(Page 2 of 2)

A wild ride

April 29, 2001

Scott Zimmer, had the quickest corrected time, despite having arrived at

the finish line at 5:52 a.m. -- nearly two hours after the Pyewacket. The

trophies will not be awarded until noon today.

Few were surprised to see the success of the 65-foot sled Ragtime

despite the steep competition she faced from the newer sleds, as the

vessel has the distinction of having won more races than any other boat

in history, according to Zimmer.


In fact, the crew used this race as a tune up for the upcoming

Transpac race to Hawaii, which after this year the Ragtime will have

sailed more times than any other vessel in history.

In the cruising class, a revamped 42-foot Catalina named Pikake was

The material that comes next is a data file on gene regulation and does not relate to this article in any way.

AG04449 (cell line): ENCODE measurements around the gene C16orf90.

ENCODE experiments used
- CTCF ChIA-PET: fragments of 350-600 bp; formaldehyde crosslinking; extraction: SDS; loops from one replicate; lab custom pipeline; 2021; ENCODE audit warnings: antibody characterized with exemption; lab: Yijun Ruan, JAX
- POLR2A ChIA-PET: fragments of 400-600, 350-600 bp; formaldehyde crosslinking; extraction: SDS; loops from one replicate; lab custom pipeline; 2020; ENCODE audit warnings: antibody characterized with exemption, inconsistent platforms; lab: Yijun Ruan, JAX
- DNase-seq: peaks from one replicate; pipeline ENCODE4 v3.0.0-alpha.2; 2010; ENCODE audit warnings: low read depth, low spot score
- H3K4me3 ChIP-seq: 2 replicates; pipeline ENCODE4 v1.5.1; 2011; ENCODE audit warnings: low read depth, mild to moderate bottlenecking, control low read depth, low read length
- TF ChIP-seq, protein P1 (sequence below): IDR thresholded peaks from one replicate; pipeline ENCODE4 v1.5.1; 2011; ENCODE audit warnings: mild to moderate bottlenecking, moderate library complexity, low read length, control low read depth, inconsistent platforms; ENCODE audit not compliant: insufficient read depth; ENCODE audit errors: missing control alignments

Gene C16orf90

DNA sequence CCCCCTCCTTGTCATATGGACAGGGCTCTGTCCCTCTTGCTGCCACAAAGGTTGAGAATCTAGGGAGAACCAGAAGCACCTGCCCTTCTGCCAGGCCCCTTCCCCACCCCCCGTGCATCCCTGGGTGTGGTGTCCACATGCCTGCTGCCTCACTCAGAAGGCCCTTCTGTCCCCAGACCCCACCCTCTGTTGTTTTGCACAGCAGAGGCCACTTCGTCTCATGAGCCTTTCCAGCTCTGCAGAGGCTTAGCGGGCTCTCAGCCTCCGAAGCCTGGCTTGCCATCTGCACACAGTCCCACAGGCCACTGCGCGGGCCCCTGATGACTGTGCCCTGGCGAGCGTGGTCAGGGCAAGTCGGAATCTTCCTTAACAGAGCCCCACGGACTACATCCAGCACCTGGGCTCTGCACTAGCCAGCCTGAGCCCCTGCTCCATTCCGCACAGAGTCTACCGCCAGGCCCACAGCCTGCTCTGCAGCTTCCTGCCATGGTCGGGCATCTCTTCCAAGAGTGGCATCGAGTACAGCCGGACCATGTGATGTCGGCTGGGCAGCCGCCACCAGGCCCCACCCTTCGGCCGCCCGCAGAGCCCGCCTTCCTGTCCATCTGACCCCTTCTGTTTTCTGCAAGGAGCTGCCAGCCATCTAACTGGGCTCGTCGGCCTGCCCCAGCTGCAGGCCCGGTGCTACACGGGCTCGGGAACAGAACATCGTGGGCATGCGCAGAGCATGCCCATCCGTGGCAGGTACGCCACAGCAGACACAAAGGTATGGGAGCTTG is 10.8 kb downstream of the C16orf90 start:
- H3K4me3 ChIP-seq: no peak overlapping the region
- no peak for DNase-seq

the first to cross in its class, but the all ex-military aviator crew's

jubilant celebration was cut short when their skipper and friend Clyde

Childress had to be rushed to the hospital Saturday just after noon.

Crew members said that he suffers from back troubles and may have

mixed his medications.

Crews from all 26 classes continued to trickle in all day Saturday and

were expected to continue coming in as late as Sunday morning.

The grand tradition of the race continued after the boats were docked,

with celebrations and the many philanthropic aspects of the race.

The race began back in 1947, when members of the Newport Ocean Sailing

Assn. decided they wanted to organize a small event for sailors returning

from the battles of World War II. The fun little stint they had planned

for April 23, 1948, which they expected might draw 30 skippers, instead

drew 117 ships.

Daily Pilot Articles Daily Pilot Articles